Tuesday, July 11, 2006

On The World Cup Final...

There are times in our lives when we must accept defeat.
It was my turn last night.

To call the France-Italy final thrilling is an understatement. If you have an iota of adrenaline in that body of yours, you spent three hours last night clenching your fists, dropping your jaws, jumping like jack, moaning like whores... the works.

To call it fair, would be an insult to sportsmanship. Players of both teams cemented there place in "football's most shocking tackles." Please exclude Gatusso on account of his honesty, spirit and sheer love for a good challenge. No Mr.Canavarro, for all your brilliance in the finals, your credibility must be put to test after yesterday. There are times when the means don't justify the end.

To call it fantastic, I would have to be Italian. To call it disappointing, I would have to be French.

But to call it memorable, I would have to love football. And for the benifit of my credibility, let's keep it this way.

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The match strategy was a no-brainer. It was always going to be a clash between the Azzurri wall and Zidane's prowess. The Italian defence jumped, dived, tackled and stole the ball at every opportunity they got. These 'opportunites' were mysteriously limited to everyone who's name was not Zidane.

I think the Italians got it wrong. They walked on to the field believeing if they stopped Zidane, they could stop Les Bleus.

Umm... Stop Zidane? If Pele was the master who conjured goals for Brazil and Maradona the challenger who battled his way to the back of the net, then Zidane is definately the mystic who's touches could give you and me a reason to score.

To add insult to injury, Zidane put a cheeky penalty past the world's most expensive goalkeeper in the 10th minute of the match.

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Italy equalized with a brilliant header from Materazzi in the 17th Minute. It was 1-1.
The halftime scoreline was no different.
Game On.
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As an ardent French supporter and a close follower of the team strategies, I knew Domenech would outsmart Lippi. France have been visibely better in the second half of most matches in these finals. Think Togo, Think Spain.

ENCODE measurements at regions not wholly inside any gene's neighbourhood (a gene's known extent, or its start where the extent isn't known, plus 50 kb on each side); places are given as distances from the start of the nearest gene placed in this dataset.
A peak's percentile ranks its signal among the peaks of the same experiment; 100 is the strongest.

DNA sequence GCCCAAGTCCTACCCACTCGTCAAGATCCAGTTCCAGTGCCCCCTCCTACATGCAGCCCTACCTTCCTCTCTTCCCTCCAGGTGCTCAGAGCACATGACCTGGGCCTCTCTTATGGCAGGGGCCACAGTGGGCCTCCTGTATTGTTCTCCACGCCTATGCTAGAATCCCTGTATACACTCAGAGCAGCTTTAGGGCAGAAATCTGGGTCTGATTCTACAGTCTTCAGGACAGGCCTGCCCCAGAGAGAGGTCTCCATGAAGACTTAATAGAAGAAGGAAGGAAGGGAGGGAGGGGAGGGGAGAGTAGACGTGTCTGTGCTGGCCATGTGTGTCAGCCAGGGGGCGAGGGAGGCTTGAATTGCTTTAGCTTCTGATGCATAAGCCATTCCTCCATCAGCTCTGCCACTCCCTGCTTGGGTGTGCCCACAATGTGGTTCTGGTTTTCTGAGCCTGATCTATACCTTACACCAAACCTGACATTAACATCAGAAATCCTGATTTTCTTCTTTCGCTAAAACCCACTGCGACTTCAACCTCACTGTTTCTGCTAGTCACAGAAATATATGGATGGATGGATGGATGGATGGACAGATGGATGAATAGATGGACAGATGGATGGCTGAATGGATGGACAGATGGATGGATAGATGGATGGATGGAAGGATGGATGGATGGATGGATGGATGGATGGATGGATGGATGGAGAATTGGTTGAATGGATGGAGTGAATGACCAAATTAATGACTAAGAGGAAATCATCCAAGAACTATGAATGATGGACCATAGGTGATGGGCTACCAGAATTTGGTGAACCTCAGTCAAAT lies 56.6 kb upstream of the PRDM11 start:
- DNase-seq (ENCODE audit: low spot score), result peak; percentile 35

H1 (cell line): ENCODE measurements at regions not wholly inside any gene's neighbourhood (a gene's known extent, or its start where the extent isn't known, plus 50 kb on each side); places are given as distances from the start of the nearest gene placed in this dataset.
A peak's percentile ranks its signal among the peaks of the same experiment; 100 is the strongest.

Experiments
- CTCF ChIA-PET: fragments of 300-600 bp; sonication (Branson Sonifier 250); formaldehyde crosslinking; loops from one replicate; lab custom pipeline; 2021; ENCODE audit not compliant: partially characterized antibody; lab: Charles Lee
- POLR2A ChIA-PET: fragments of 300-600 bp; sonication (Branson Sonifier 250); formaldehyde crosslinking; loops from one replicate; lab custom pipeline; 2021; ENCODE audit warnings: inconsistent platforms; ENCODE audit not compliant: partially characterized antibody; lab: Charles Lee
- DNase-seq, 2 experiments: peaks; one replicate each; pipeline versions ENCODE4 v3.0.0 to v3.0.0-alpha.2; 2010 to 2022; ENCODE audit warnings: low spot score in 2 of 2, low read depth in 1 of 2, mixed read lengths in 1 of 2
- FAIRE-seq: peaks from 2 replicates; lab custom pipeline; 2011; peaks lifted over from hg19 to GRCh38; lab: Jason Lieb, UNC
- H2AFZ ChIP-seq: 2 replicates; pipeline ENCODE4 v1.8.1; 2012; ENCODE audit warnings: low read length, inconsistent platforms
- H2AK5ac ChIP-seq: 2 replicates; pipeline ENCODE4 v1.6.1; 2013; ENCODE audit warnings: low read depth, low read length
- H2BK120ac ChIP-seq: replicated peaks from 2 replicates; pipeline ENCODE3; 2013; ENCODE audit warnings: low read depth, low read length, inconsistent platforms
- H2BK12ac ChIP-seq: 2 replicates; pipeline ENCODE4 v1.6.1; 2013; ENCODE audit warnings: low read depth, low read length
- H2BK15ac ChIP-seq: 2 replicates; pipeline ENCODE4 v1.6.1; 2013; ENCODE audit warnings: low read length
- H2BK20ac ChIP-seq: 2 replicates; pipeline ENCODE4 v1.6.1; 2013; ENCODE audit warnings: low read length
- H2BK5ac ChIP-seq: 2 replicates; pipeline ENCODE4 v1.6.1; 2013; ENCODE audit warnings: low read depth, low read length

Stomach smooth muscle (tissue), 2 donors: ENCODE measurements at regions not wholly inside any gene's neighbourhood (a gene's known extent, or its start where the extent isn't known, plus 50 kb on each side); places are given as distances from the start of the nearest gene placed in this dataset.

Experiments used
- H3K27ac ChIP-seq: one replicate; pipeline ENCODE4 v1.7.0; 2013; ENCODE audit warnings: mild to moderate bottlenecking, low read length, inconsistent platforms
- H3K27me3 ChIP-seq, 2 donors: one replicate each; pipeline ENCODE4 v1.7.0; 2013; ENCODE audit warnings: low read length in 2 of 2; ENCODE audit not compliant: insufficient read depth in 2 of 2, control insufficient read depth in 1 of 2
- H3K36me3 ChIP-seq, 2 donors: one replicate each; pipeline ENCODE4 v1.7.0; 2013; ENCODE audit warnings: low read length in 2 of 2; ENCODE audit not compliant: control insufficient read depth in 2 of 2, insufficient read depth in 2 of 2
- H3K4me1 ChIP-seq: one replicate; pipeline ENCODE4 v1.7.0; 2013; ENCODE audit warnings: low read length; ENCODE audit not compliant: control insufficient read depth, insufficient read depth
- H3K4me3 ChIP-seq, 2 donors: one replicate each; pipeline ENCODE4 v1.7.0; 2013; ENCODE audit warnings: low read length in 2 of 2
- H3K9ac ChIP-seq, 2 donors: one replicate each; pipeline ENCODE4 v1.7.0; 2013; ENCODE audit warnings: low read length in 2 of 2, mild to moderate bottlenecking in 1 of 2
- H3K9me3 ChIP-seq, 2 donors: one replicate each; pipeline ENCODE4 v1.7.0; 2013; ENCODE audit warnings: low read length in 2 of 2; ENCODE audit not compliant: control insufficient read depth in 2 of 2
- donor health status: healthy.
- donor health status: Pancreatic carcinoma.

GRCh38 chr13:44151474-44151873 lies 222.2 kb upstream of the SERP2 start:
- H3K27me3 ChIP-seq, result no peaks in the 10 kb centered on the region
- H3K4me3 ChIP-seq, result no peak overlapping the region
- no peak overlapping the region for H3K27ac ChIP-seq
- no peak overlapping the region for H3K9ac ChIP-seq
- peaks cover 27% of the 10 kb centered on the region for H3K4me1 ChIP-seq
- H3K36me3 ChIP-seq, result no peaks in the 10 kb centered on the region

And so it was. The French set the pace in the second half, passing brilliantly and creating chances. They came closest to scoring with Zidane's header in the 80th, brilliantly saved by the Neo Nazi Buffon.

Italy had a couple of chances on the counter attack but nothing to write home about except Pirlo's free kick, perhaps.

At some point in time substituions were made.
Del Piero and Joaquinta on for Italy. Darra and Wiltord on for France.
I'm sure the Italians remember Wiltord, who scored the golden goal in the Euro 2000 finals.

90 minutes. Still 1-1. Extra time.
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The first period of exra time got over. Five minutes into the second, most of us were mentally readying ourselves for the penalty shoot out.

But what happened next was an unforseen aberration. A moment of madness, perhaps.
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For me, France lost the match the moment Zidane was sent off.
I cannot narrate, in words, the magnitude of disbelief I felt when I saw the replay of the incident.
I did not want Zizou to go off, but I understand that such behaviour is not permissible within the realms of an allegedly non-contact sport.
(Whisper: Louis Figo... Are you listening? I'm typing this in tiny font so that not too many people get to know about what you did against The Netherlands)

France, and I, was devastated. For a moment I almost thought of Zidane as just another man, capable of reaction.

France lost 5-3 on penalties. I couldn't sleep. Throughout the day today, I kept thinking of what happened in those few seconds.

When I came home in the evening, my brother mentioned that what Zidane did was, apparently, on account of racial comments.
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I guess Materazzi proved to be a better tactician than Lippi. What Lippi couldn't achieve with a combination of his team's skill and sheer willingness to play dirty, Materazzi achieved with a few, carefully chosen slurs.

Way to go Nazi Materazzi. I'm sure the joy of winning the World Cup surpasses any guilt that may have arisen from your disappointing display of sportsmanship.

As for me, I'm on my way to an arms and ammunition dealer and I have a one way ticket to Italy.